A lack of trust often leads to inconsistency among teachers and their students. Instead of following consistent behavior towards each other, both teachers and students may follow their own paths. On the contrary, when there is trust between a teacher and his or her students, they create consistency in the classroom where everyone feels like he or she belongs.

5. Trust contributes to a healthier class atmosphere.

Lack of trust often leads to cliques and other unhealthy groups among teachers and their students. Instead of encouraging teamwork, both teachers and students tend to create negative atmospheres that only foster individualistic thinking. On the contrary, when there is trust between a teacher and his or her students, they foster a healthier class atmosphere where everyone feels like he or she belongs.

6. Trust creates a better rapport among teachers and their students.

A lack of trust often leads to strained relations among teachers and their students. When there is no trust between a teacher and his or her students, both tend to hold back their opinions and ideas. On the contrary, when there is trust between a teacher and his or her students, they create a better rapport where everyone feels comfortable to share their thoughts and ideas.

7. Trust encourages setting common goals among teachers and their students.

A lack of trust often leads to unclear objectives among teachers and their students. Instead of sharing common goals, both teachers and students may choose to create their own objectives. On the contrary, when there is trust between a teacher and his or her students, they encourage setting common goals where everyone feels like he or she belongs.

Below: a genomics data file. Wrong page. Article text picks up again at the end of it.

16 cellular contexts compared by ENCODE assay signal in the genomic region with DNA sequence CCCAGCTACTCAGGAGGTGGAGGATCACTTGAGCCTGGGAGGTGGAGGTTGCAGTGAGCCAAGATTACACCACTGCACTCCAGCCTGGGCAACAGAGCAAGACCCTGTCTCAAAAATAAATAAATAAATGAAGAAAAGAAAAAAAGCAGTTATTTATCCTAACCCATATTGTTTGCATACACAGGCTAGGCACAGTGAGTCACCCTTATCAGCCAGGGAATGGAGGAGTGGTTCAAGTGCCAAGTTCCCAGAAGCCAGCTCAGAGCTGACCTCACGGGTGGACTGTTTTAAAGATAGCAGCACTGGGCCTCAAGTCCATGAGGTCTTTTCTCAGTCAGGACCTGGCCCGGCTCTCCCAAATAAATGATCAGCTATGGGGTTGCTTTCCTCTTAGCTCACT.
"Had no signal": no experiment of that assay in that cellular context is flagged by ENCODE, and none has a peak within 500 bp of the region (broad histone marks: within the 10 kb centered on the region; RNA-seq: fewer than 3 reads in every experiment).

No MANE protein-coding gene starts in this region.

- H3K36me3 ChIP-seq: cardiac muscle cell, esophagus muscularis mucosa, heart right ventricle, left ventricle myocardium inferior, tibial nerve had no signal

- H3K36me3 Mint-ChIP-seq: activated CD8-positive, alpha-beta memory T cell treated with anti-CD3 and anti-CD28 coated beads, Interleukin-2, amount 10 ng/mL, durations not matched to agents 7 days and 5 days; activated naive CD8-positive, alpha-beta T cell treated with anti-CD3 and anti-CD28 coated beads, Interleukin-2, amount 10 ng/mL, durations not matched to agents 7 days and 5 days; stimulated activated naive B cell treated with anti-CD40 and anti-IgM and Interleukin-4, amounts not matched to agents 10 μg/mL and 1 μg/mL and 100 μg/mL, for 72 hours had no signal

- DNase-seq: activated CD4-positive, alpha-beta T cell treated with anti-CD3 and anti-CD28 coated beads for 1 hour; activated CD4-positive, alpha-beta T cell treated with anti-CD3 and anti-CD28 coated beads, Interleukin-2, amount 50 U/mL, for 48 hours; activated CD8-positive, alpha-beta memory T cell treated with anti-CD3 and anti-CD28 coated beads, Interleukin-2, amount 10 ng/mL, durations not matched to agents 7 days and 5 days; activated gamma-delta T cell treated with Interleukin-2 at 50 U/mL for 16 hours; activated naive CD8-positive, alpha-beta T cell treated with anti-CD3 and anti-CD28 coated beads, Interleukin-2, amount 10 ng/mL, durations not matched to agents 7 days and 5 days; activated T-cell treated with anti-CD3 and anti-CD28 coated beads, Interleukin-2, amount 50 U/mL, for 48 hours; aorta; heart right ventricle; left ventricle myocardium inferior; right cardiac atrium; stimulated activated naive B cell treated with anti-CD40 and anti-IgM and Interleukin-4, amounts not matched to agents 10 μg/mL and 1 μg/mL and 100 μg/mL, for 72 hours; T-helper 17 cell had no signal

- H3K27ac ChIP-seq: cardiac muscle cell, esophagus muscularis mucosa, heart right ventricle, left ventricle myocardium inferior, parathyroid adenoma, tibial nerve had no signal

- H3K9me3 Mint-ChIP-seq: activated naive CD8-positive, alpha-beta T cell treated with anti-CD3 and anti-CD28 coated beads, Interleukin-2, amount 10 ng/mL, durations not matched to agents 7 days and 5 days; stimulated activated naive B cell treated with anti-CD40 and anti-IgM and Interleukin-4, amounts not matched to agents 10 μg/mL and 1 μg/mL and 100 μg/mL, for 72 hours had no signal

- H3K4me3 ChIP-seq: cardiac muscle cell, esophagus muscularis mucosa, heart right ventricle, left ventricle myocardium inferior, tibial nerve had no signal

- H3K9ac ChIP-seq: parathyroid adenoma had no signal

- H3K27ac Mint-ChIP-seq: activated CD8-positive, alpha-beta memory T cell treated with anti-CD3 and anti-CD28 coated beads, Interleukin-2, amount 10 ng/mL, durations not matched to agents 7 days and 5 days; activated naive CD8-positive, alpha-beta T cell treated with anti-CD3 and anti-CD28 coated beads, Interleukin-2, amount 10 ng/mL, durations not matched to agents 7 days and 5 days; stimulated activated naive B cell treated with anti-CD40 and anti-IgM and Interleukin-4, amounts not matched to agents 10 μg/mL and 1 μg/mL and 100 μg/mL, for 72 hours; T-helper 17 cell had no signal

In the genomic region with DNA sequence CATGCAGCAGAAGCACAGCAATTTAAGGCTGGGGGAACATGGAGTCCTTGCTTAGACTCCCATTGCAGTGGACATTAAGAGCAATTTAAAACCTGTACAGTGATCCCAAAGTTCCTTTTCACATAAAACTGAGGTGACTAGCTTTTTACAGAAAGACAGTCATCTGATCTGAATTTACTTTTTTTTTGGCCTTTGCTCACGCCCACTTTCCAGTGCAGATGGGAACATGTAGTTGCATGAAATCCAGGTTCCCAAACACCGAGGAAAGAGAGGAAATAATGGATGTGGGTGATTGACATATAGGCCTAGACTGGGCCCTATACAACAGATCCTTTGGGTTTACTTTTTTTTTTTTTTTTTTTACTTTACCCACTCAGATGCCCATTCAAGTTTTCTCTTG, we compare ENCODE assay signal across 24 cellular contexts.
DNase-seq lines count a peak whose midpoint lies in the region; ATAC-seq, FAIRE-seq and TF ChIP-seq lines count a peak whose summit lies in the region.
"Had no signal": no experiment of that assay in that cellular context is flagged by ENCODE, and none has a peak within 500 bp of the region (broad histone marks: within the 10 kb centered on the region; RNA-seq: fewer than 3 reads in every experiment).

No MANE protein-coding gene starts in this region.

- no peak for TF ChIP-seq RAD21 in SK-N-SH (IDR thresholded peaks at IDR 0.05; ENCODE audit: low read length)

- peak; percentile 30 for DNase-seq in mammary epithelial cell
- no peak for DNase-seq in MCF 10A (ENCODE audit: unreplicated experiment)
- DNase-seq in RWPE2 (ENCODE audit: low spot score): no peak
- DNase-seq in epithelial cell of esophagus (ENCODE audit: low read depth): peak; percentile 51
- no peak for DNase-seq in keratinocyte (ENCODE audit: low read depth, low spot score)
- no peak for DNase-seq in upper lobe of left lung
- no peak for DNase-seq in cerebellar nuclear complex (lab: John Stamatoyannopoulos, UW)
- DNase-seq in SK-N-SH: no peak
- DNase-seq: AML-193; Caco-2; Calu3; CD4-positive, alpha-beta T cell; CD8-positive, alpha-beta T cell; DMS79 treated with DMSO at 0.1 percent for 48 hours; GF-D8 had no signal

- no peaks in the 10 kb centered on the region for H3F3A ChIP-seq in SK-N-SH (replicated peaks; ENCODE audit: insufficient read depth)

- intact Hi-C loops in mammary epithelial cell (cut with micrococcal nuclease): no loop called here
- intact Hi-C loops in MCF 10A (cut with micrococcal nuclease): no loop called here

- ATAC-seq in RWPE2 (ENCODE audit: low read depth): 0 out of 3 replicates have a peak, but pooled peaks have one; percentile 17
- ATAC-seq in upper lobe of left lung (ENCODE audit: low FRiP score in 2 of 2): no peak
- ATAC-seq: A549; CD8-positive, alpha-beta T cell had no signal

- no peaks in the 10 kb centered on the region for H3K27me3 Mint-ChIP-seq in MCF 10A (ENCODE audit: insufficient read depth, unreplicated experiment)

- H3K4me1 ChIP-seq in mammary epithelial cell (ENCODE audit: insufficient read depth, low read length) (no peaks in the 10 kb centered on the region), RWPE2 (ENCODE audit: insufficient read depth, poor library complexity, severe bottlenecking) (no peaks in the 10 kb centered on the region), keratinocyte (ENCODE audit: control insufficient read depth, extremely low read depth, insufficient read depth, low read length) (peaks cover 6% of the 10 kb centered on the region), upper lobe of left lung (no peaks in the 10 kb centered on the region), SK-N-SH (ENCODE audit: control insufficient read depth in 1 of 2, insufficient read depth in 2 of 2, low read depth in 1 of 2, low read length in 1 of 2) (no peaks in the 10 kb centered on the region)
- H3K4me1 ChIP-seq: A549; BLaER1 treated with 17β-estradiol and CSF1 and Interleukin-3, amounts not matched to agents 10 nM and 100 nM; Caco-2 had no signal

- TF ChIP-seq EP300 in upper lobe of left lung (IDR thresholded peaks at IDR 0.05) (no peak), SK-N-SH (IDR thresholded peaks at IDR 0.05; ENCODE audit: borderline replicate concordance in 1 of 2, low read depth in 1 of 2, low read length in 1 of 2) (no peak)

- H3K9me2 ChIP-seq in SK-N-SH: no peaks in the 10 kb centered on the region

8. Trust enhances student motivation among teachers and their students.

A lack of trust often leads to low motivation among teachers and their students. When there is no trust between a teacher and his or her students, both tend to lack the commitment to achieving common goals. On the contrary, when there is trust between a teacher and his or her students, they help create high levels of motivation where everyone feels like he or she belongs.

9. Trust promotes greater flexibility among teachers and their students.

A lack of trust often leads to rigidity among teachers and their students. Instead of encouraging openness, both tend to encourage stubbornness. On the contrary, when there is trust between a teacher and his or her students, they promote greater flexibility where everyone feels like he or she belongs.

10. Trust encourages shared ownership among teachers and their students.

An absence of trust often results in a sense of entitlement among teachers and their students. When there is no trust between a teacher and his or her students, both may. think that they own certain aspects in the classroom. However, when there is trust between a teacher and his or her students, they encourage shared ownership where everyone feels like he or she belongs.

When there is trust between a teacher and his or her students, it can help create a positive learning environment where every student feels as though he or she belongs, as well as several other things that teachers should know about this topic.

How To Build Trust Between Teachers and Students?

Building trust between teachers and students is vital to creating a good learning environment. The relationship that exists between the two parties will determine how successful your teaching career is – both inside and outside of the classroom. Good relationships mean better grades, fewer disciplinary issues, and overall happier students. If you want to make sure that your teaching methods are effective, then you need to first make sure that the trust between a teacher and student is in place. This post will give you 20 ways in which teachers can build trust in their classrooms.